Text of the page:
Disney CFO: parks looking better, ad sales down
Walt Disney Co Chief Financial Officer Tom Staggs said on Tuesday that hotel bookings at its theme parks have partially rebounded due to deep discounts at Walt Disney World, but TV ad sales face deepening pressures from the global economic woes.
Staggs provided a few more details about the mounting pressures on the entertainment conglomerate in the weeks since it reported a steeper-than-expected earnings decline, but he had little good news for investors.
“We are operating as if we are going to see this condition for some time. I’m not going to make any predictions but it doesn’t seem like it’s (going to improve) tomorrow,” Staggs told the UBS Global Media and Communications Conference.
Staggs said he and Disney Chief Executive Bob Iger planned no “sweeping” companywide cutbacks and were “pleased” with cost savings moves independently under way at the four businesses.
Staggs said domestic hotel bookings were down about 6 percent in Disney’s fiscal first and second quarters, an improvement over the 10 percent drop the company forecast for the same period on its Nov. 6 earnings conference call.
He attributed the bump in advance bookings, mainly coming in the second fiscal quarter, to discounts implemented the same day Disney announced the grim forecast for its theme parks.
“We are certainly pleased with the uptake there,” he said.
Park attendance was still running 4 percent behind last year’s first quarter, with international visitors counting as “the strongest segment,” Staggs said.
Near-capacity crowds during the holidays give Disney less flexibility to cut costs in the current quarter, but “we can do this as we move into the first part of the year,” Staggs said.
“We’ll tailor what we’re doing in our parks, in the labor force, to the demand that we see,” he said.
Staggs also provided more clarity about the company’s previous forecast for a drop in ad sales at its ESPN cable sports networks, saying that sales were running “high single digit percentages” behind last year in the current quarter.
At the company’s ABC broadcast network, prices for scatter, or spot, advertising were running 10 percent above upfront, or advance, sales prices but volume was low in the current quarter.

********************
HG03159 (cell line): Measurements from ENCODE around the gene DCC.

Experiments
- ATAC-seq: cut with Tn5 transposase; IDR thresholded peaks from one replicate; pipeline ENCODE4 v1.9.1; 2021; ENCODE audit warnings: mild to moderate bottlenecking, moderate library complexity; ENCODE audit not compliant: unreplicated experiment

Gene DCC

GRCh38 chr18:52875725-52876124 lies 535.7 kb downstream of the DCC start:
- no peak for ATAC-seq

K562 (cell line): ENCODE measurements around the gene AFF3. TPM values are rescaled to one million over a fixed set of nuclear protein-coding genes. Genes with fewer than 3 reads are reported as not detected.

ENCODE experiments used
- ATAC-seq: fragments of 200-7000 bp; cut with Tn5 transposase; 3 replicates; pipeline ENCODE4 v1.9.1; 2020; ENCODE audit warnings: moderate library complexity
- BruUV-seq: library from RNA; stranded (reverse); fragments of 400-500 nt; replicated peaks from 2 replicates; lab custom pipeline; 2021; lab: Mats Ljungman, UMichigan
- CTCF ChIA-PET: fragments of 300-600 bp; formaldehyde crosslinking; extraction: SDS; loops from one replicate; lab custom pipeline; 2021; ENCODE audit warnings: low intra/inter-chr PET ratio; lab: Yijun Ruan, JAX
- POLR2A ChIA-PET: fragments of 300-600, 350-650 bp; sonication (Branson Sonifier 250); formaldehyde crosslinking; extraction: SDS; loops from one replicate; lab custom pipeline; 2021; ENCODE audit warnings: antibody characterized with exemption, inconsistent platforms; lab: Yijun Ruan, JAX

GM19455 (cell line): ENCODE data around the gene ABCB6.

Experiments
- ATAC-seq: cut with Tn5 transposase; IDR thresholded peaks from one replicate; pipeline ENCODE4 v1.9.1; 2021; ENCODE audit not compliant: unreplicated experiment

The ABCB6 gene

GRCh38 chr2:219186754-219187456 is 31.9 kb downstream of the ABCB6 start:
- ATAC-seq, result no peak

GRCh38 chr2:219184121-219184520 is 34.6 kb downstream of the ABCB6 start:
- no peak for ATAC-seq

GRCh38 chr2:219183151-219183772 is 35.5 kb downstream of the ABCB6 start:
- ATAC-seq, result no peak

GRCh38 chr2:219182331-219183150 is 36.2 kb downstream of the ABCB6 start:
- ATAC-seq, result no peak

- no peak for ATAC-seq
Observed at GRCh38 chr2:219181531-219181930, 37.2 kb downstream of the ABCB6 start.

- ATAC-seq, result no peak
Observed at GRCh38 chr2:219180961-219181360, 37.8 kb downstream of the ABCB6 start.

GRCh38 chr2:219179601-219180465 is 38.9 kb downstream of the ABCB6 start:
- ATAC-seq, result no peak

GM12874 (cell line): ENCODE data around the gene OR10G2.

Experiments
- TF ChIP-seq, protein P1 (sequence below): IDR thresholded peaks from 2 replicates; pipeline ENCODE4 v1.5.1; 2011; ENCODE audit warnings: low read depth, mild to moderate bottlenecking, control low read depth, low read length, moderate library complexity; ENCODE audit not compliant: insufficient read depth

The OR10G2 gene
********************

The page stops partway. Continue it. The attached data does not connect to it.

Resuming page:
Scatter pricing was down over last year’s scatter prices, however, and the uptake of options for second-quarter advertising time were running “about 10 percentage points below where we would like to see them,” Staggs said.
ABC and its competitors had “a tough fall season” trying to regain ratings after the prolonged Hollywood Writers Guild strike halted new episodes and viewers migrated to cable news during the election and financial meltdown, Staggs said.
“We are optimistic and hopeful about midseason but it’s a tough marketplace from an ad perspective,” Staggs said.
Ad sales at the company’s owned-and-operated television stations were pacing “mid-teen percentages” below the prior year with the “softness more acute at local stations,” he said.
The company also faces tough comparisons and selective consumers in holiday DVD sales, where the weaker performing “Prince Caspian” and “Wall-E” must match up against last year’s blockbuster “Pirates of the Caribbean: At World’s End” and international Disney-Pixar hit “Ratatouille,” Staggs said.
“The DVD business is going to see some impact from the downturn. How much remains to be seen,” he said. “‘Wall-E’ is doing well but we’re not sure it will do the numbers that ‘Ratatouille’ did.”
The company plans to invest more in terms of capital expenditure in fiscal 2009 than it did the prior year, but will cut back on share buybacks to preserve capital until the credit market improves, Staggs said.